I was surprised to jump to Amazon.com just now and find the Ooma box as the top featured item. I’ve been using Ooma as my “land” line for about a year-and-a-half as a Beta tester and have been awaiting reports of improved sales of the VOIP boxes since they recently started promoting it for about half of the original $399 sticker price. I found it a bit ironic that it was featured alongside Amazon’s Kindle — which is so overhyped on the site and perpetually claimed to be “out of stock” ala recent Nintendo Wii marketing ploys.
When I first learned of Ooma, the idea of having a box at home through which to make phone calls (for free) and having access to messages online and via e-mail was intriguing. I do not have a personal land line and was tired of paying for Skype. I was using GrandCentral but wanted an alternative since cell reception at my house is so spotty. I was lucky to meet Andrew Frame, founder of Ooma, for a tour of Ooma’s HQ in Palo Alto in the summer of 2007, when I was an intern at the San Jose Mercury News (video below).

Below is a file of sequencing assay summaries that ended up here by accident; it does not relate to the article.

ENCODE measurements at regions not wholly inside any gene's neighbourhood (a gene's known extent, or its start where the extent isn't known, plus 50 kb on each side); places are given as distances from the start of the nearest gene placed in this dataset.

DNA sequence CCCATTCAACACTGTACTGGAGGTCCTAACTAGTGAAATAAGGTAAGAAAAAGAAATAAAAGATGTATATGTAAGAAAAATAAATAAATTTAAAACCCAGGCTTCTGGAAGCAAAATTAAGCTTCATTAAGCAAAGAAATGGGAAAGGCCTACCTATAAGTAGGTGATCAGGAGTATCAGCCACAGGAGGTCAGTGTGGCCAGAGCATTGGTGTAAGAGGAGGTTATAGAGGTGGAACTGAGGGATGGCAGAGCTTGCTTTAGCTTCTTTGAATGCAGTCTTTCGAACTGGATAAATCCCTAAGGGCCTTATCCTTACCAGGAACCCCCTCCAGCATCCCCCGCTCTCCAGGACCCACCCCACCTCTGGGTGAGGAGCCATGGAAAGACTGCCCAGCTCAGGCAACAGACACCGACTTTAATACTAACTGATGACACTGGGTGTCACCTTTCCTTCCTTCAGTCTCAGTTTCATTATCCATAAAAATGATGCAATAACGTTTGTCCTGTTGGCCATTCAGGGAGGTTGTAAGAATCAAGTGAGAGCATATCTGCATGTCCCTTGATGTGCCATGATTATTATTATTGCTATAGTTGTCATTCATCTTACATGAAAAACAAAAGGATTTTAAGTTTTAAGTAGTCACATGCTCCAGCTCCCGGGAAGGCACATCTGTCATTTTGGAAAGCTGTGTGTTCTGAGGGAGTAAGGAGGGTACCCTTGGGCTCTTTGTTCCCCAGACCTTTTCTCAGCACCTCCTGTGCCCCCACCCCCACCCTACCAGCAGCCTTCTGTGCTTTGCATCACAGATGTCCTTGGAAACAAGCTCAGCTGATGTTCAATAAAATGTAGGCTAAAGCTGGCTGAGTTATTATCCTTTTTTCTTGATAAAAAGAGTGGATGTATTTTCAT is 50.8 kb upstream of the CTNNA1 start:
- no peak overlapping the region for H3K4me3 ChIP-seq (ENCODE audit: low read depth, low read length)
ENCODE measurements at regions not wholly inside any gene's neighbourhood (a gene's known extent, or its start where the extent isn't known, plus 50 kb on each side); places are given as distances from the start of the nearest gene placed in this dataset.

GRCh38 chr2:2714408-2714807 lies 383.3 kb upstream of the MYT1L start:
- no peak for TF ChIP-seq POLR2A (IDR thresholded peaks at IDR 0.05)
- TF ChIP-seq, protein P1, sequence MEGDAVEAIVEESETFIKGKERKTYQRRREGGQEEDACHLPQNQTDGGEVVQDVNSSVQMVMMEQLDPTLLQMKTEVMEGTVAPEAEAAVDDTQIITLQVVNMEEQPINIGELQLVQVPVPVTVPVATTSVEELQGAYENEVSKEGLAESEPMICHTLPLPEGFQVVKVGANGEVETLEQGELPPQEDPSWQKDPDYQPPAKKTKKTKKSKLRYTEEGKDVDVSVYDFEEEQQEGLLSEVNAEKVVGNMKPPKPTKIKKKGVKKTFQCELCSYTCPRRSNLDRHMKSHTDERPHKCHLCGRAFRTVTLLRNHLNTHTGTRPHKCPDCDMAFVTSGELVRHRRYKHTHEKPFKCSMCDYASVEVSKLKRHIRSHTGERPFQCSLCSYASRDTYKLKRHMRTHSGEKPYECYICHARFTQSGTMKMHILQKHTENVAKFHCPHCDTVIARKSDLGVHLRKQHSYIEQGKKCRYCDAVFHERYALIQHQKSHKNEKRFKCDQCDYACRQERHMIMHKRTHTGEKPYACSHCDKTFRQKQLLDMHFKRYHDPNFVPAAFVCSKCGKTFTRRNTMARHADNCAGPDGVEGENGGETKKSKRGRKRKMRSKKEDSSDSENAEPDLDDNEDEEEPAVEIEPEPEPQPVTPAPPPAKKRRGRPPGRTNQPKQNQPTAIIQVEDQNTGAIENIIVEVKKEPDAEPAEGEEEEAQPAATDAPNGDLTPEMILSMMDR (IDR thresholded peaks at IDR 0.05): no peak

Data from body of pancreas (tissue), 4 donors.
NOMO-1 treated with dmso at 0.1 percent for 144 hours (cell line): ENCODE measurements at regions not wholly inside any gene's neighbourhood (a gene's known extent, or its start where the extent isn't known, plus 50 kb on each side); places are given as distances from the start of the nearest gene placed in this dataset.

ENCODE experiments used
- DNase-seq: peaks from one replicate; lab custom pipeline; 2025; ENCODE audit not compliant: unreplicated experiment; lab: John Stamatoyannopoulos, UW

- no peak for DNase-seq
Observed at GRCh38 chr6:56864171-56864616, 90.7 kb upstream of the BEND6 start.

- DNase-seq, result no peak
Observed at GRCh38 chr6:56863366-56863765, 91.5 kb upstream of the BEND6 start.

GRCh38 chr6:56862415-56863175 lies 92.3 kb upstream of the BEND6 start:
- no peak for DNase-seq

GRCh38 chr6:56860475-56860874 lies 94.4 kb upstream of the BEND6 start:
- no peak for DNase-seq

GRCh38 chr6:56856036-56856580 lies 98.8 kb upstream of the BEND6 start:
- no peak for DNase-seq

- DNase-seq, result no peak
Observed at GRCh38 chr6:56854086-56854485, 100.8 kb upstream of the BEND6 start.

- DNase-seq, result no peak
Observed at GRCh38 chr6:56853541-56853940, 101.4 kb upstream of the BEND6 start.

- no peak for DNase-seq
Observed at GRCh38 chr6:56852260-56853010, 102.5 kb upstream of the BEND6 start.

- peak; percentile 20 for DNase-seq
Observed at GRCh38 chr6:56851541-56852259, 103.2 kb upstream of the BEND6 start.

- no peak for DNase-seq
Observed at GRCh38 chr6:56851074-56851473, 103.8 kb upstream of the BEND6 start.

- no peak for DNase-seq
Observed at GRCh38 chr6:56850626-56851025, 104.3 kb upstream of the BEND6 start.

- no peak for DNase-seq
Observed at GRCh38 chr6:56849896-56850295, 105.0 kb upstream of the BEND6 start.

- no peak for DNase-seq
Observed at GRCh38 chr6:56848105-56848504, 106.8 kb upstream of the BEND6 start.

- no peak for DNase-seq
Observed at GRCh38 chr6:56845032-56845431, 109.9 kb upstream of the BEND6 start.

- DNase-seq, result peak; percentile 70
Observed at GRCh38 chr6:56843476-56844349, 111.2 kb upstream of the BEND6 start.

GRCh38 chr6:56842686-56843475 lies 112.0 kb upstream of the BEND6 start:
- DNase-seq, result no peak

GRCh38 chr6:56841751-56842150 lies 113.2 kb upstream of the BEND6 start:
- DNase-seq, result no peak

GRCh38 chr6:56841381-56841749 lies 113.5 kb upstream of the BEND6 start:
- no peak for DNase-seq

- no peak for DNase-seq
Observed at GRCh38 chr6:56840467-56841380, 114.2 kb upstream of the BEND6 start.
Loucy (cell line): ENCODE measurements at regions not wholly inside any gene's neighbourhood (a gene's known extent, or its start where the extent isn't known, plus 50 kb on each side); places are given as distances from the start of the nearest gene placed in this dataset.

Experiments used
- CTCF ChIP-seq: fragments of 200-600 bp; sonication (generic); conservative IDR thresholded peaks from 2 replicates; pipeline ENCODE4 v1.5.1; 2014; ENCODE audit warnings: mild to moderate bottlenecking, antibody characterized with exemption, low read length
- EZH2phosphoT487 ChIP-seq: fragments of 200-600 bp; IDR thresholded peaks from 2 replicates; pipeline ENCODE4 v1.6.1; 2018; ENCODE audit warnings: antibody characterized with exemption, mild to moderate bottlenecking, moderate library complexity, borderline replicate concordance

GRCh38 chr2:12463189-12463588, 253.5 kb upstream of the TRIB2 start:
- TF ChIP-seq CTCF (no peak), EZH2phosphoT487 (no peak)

When I returned to Los Angeles, I signed up as a beta tester and was impressed with the quality, and loved having a phone number that I could remember (909-0090 nearly trumped the AT&T land line number I had when I first moved to LA — 669-9969). I’d recommend it to anyone who uses VOiP and incurs charges above and beyond ooma’s one-time-only charge for their Core system — now $219.90 at Amazon. If it means anything to you, Ooma still has the endorsement of the almighty Michael Arrington as well.
So is Ooma about to take off into the mainstream?
Or is it nearing its last gasp?